We risk compromising our security and privacy every time we browse a website for the first time, use email, or engage in social activities on platforms like Facebook and Twitter. Malware aside, there is always the possibility of getting cyberbullied, or harassed, as 41% of Americans will tell you.
Four in 10 Americans have personally suffered at least one type of online harassment, Pew Research reports, which represents a 14% increase from 2014 when the firm last conducted this survey.
A breakdown of the types of harassment reported by online users includes:
- name-calling online (27%)
- efforts to embarrass someone (22%)
- physical threats (10%)
- stalking (7%)
- harassment over a sustained period (7%)
- sexual harassment (6%).
Of the total 41% of respondents admitting to being bullied online, 18% say they have experienced “particularly severe forms of harassment,” such as stalking, physical threats, sexual harassment or harassment over long periods.
66% of the 4,248 U.S. adults polled reported “witnessing” these behaviors directed at others. While these behaviors occur in a wide range of online venues, social media platforms like Facebook, Instagram, Twitter and Snapchat remain an “especially fertile ground for online harassment.”
Cyberbullies usually target a personal or physical trait, the research shows. 14% of Americans say they have been the target of online harassment because of their political views, and about one in 10 have been called names based on their physical appearance (9%), race or ethnicity (8%), or gender (8%). Perhaps more worrying is the close relationship some of these people have with their oppressors. Experiences involving acquaintances, friends or even family members are not unheard of, as some respondents revealed.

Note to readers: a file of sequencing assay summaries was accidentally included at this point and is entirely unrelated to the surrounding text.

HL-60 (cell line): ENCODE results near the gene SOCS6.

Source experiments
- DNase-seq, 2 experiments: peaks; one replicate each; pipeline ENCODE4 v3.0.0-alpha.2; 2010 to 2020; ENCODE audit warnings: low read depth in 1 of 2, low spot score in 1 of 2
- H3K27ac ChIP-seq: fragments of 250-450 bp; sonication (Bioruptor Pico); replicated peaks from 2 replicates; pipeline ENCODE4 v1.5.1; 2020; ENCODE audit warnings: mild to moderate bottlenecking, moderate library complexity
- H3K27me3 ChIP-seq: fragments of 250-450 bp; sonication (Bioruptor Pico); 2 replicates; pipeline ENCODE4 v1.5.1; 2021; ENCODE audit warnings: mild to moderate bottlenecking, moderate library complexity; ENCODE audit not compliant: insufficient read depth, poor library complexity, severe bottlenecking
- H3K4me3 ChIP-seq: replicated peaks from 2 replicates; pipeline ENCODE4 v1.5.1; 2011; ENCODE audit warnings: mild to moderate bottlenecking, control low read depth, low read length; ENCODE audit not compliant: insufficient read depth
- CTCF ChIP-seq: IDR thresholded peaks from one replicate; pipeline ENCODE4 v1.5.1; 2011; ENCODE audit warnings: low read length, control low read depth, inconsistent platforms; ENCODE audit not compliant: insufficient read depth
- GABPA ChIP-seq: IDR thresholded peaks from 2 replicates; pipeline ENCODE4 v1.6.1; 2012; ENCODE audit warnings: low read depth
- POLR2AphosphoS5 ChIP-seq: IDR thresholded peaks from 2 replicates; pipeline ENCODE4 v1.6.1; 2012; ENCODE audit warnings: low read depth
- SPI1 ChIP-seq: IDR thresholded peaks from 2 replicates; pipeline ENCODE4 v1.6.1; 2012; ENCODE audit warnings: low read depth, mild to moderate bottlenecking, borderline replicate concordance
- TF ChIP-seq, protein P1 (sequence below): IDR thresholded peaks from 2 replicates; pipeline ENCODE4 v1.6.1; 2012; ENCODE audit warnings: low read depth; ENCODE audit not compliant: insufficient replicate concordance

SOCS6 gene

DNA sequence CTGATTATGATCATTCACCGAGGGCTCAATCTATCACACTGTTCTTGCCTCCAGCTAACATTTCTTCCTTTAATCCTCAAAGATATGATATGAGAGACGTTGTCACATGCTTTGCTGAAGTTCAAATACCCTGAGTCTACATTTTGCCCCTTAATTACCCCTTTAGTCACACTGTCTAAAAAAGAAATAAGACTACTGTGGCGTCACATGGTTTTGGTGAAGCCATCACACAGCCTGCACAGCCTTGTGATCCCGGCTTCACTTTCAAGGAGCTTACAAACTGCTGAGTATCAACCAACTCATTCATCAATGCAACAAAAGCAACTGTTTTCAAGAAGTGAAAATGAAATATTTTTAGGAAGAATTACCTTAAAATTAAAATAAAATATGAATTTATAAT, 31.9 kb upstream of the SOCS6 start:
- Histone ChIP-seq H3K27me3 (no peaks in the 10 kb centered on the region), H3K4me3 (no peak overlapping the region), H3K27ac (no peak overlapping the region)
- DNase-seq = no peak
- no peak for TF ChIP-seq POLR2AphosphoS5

“For those who experience online harassment directly, these encounters can have profound real-world consequences, ranging from mental or emotional stress to reputational damage or even fear for one’s personal safety,” Maeve Duggan reports for Pew Research.
A good example of this is the recent shut-down of the WangGuard splog hunting service due to death threats targeted at its author. Because of WangGuard’s 99.9% detection rate, developer and father José Conti said for years he received “almost daily death threats from mafias for making them lose millions of dollars.” He ultimately decided his family’s safety was more important than his splog thwarting tool, so he shut down the service, severing an important stream of income.
Non-victims also affected
Online harassment has a profound impact not just on actual victims but also on bystanders. Some 27% of Americans began having second thoughts about posting online after witnessing harassment of others, the survey also reveals.
13% have altogether stopped using an online service after observing such acts, which affects the service itself by reducing its popularity and its market share. But one brazen demographic chooses to intervene when they witness abusive behavior directed at others. A full 30% said they regularly step in to try to stop persecution of others.
Who is responsible?
Opinions are divided on how to address the problem, but 79% of Americans agree it is the responsibility of the vendors themselves to step in when cyberbullying occurs on their platforms. However, this also opens debates over striking a balance between user safety and free, open speech.
Pew’s full research note can be found here. It is packed full with other important findings, including how experiences and attitudes toward online harassment vary by gender, how victims of severe forms of online harassment have experienced personality changes, and how the web’s anonymity blanket helps spread online harassment.
Have you been a victim of cyberbullying, or witnessed such acts online? Share your own experience in the comments below.